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Putting Ice In Evaporative Coolers: Does It Really Work?

Putting Ice In Evaporative Coolers: Does It Really Work?

You have a swamp cooler or evaporative cooler that isn’t performing as well as you’d want. Perhaps you have heard that filling the cooler with ice makes it work better. You need to find a solution because it’s hot outside and the swamp cooler is spewing warm or lukewarm air out of the register.

A cooler that uses evaporation may hold ice. The air that the fan is blowing into your house will cool as a result. Although it gives the air a quick boost of cooling, this could make the cooler less efficient over the day.

Ice in the reservoir will lengthen the time it takes for the evaporative cooler to function efficiently because water must be heated to evaporate.

You may be considering whether it is worthwhile to add ice to your swamp cooler now that you are aware that it is only a temporary fix. We’ll go over the things to think about before adding ice to your evaporative cooler. Other methods to cool the air or improve the swamp cooler’s effectiveness will also be covered in this essay. In the event that your swamp cooler is blowing warm or hot air, we will also diagnose any probable issues. Read on to discover more.

Is It Okay To Place Ice In Evaporative Coolers?

Putting Ice In Evaporative Coolers: Does It Really Work?

It might help you receive cooler air right now if you place ice in an evaporative cooler. Due to the frigid air that emerges soon after adding ice to the reservoir, many people swear by this technique. The fan will blast cool vapors out as the ice starts to melt. This may improve the fan’s cooling capabilities, but it will also reduce the evaporative cooler’s effectiveness.

Evaporation is the primary means of operation for an evaporative cooler. Heat causes water to evaporate. This approach only has a little impact. Through evaporation, a swamp cooler will take heat out of the atmosphere.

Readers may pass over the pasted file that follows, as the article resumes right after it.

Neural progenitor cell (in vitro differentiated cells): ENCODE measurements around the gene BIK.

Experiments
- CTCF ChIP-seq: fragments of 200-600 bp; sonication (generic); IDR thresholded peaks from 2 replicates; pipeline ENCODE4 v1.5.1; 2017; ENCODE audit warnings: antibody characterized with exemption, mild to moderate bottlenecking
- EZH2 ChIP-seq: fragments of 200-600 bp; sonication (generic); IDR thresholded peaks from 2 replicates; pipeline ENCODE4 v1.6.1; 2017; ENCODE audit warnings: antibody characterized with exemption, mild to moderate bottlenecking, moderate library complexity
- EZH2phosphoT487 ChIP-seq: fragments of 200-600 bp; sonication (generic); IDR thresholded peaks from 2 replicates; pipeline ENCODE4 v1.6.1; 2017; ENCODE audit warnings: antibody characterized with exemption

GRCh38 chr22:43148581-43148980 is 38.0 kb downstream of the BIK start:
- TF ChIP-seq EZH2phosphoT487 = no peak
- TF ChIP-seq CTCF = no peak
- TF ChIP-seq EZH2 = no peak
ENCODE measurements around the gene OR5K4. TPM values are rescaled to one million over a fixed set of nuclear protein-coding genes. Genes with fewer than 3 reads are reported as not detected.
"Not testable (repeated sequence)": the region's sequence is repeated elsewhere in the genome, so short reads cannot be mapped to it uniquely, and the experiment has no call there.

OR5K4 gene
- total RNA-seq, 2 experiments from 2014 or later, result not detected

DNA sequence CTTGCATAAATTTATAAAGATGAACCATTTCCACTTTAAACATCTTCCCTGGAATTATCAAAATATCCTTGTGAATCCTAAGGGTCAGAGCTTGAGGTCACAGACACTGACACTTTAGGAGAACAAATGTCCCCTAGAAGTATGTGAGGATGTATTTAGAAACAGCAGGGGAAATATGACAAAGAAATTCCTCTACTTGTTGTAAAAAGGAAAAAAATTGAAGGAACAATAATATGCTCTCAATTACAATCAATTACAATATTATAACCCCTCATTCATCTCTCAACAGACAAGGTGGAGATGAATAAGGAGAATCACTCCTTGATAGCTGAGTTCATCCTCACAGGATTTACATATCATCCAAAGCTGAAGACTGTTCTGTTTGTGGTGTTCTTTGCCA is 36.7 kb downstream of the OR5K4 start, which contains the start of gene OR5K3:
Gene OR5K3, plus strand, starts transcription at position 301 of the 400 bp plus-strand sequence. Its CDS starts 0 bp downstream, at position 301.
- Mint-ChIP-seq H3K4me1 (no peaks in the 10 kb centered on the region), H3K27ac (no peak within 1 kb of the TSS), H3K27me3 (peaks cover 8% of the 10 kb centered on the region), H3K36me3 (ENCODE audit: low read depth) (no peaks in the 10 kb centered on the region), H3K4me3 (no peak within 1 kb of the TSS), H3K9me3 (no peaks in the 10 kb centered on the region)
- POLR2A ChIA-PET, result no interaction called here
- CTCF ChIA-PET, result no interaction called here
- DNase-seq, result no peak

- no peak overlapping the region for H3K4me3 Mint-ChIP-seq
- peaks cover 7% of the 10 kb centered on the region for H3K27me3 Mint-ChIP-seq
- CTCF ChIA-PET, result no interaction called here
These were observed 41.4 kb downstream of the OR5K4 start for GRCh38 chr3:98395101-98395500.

When you add ice, this doesn’t happen. The immediate impact of adding ice to your swamp cooler will depend on the ambient temperature and humidity. If you don’t continuously adding more ice, this strategy won’t keep the air chilly all day.

Ice in the reservoir prevents evaporation, so the cooling effect is created by blowing cool vapors from the melting ice.

To achieve the same result, simply direct a standard fan toward a bowl of ice. This is a better choice if a standard fan is available. Evaporation-based cooling would enable you to maintain your swamp cooler operating as intended.

You can get rapid respite from the heat without sacrificing the evaporative cooler’s all-day efficiency by using a fan and a bowl of ice.

How Can A Swamp Cooler Be Made Colder?

Putting Ice In Evaporative Coolers: Does It Really Work?

Make sure your swamp cooler is running well by following these procedures. The swamp cooler pad will stop blowing cold air if it dries out. It will bring warm air inside from the outside. If the pump is off in dry regions, the pad will quickly dry out.

You should leave the pump running so that the swamp cooler will function throughout the day without needing regular attention.